Organizers suspend campaign to bring vote on liquor
Published: June 26,2012
PHILADELPHIA — A petition drive for a liquor election in Philadelphia has been temporarily suspended, organizers say.
The Neshoba Democrat reports organizers say they will resume the drive once the Justice Department rules on a bill that allows a vote on legalizing liquor sales in cities like Philadelphia with populations of at least 5,000.
The law, once approved, would take effect July 1.
“We don’t want to have a petition deemed invalid if it is signed before clearance by the Justice Department,” said Jeremy Chalmers, spokesman for Philadelphia For a Vote.
Under the new law, an election can be ordered by the Board of Aldermen upon the presentation of a petition containing at least 20 percent of qualified voters.
Philadelphia Mayor James A. Young says he expects an election to be held on the issue.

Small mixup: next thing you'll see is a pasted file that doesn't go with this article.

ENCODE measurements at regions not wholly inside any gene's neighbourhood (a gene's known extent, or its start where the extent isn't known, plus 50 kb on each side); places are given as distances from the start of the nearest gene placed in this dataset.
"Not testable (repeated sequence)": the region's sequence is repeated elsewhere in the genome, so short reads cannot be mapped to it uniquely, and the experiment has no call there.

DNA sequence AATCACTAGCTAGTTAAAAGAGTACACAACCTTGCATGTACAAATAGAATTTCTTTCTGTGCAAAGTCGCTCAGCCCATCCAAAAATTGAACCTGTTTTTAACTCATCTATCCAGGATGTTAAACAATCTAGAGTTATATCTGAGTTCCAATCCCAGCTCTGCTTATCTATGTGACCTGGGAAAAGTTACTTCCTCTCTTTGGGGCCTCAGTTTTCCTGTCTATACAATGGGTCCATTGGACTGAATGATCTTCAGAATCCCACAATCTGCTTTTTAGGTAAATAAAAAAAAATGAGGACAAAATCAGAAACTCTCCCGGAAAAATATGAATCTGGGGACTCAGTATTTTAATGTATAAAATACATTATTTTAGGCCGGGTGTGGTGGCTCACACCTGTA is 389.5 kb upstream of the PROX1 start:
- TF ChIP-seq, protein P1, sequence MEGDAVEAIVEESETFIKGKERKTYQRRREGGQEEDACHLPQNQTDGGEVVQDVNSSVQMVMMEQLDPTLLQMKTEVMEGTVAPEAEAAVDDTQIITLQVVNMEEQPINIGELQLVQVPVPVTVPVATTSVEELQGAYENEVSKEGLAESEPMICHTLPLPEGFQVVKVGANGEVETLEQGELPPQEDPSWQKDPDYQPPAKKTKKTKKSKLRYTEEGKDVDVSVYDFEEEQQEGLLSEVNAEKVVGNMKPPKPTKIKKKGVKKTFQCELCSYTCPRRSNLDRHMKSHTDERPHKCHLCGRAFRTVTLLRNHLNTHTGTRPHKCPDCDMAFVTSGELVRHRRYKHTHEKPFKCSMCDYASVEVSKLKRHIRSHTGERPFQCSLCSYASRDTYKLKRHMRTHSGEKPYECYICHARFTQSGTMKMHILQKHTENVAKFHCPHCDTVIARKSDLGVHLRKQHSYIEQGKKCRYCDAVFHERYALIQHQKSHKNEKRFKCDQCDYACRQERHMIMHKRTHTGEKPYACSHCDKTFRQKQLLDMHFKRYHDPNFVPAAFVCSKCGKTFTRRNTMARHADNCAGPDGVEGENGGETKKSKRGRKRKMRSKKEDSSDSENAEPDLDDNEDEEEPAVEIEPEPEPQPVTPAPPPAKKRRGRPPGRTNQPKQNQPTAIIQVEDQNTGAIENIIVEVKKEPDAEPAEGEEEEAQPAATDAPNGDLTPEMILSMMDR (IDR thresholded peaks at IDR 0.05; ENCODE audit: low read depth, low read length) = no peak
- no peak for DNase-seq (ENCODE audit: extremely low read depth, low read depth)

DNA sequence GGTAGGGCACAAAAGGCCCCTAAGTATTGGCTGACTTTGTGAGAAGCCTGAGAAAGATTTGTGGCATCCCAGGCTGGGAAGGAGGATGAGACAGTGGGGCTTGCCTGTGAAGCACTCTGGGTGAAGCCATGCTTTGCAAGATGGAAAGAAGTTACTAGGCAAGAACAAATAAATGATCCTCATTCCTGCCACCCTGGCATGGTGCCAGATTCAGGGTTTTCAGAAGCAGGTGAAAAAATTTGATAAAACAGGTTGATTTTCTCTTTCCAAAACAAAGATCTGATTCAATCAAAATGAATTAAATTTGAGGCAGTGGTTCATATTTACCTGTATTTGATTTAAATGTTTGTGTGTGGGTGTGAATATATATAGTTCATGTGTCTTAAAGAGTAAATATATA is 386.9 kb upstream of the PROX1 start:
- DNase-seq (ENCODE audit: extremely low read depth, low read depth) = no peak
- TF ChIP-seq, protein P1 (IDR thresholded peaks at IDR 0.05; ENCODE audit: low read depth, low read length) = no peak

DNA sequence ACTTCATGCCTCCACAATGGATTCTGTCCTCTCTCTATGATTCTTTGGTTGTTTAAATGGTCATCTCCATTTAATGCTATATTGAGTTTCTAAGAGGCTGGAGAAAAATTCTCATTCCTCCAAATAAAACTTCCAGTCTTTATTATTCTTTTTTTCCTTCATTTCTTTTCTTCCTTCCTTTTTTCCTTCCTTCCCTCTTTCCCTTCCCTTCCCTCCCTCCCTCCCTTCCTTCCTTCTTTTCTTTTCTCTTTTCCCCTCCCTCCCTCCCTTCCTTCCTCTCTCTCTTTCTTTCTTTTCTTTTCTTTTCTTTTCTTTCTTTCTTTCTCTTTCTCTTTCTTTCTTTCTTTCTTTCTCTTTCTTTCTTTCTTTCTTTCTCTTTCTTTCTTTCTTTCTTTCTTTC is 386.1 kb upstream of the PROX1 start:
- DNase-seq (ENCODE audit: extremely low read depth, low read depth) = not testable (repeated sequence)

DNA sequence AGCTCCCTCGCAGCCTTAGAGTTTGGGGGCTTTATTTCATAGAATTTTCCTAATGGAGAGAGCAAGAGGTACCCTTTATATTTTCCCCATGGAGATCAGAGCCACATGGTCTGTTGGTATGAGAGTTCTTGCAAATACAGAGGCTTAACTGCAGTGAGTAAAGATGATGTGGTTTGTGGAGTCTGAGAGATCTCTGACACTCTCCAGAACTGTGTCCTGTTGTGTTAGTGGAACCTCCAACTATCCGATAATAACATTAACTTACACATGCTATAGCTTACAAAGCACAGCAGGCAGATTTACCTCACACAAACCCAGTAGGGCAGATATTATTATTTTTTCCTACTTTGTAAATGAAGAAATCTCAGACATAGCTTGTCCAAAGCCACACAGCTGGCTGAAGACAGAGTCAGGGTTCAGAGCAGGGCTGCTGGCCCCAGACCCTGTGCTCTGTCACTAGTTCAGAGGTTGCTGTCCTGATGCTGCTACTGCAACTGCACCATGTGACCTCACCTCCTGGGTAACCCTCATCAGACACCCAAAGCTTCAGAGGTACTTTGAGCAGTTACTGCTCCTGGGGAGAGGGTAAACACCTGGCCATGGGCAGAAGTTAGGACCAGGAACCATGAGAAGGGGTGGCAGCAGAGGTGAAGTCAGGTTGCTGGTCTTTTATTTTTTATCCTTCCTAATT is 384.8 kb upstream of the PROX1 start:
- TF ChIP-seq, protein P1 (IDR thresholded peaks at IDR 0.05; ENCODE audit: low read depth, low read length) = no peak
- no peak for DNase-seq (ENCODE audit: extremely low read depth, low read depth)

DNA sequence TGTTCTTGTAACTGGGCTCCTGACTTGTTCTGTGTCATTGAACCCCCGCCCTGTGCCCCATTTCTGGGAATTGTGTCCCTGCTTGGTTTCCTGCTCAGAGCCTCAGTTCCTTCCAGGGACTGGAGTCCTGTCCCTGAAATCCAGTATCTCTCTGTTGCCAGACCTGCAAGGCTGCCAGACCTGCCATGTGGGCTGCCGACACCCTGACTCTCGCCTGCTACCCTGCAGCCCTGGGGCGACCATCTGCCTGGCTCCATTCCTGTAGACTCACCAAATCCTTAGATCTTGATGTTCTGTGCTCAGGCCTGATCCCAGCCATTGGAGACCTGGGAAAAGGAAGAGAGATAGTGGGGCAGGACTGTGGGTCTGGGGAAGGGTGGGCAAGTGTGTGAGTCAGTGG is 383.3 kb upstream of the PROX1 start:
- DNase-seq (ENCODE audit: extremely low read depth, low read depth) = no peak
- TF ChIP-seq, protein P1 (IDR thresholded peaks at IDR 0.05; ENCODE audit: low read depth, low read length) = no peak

Young said he realized the alcohol issue was emotional and controversial.
However, he said the city would not move to the next level of business growth, if the alcohol referendum does not pass.
“If we want to move to the next level, we cannot be content when everyone else is moving forward,” Young said.
Liquor is legal on at the nearby casinos run by the Mississippi Band of Choctaw Indians.
If voters approve the sale of liquor, it would be up to the mayor and board of aldermen to set guidelines.
To sign up for Mississippi Business Daily Updates, click here.
Top Posts & Pages
- Ex-prison boss and businessman admit to bribery scheme
- ASA postmortem: industrial recruiting is a constant cycle of death and life
- MARTIN WILLOUGHBY — Doug Dale’s self-awareness helps lift him to top of his game
- MBJ Business Woman of the Year Top 10
- JOSH MABUS — Inbound marketing is fueled by wishful thinking
- (UPDATED — BREAKING NEWS) American Specialty Alloys won’t locate $1.2B mill in Mississippi
- Meet the MBJ's Businesswoman of the Year — Rosemary Smith, a business hotshot
- Prison won’t interrupt ex-prison chief’s retirement cash flow
- DAVID DALLAS — Delbert Hosemann: An unsung hero chooses to remain so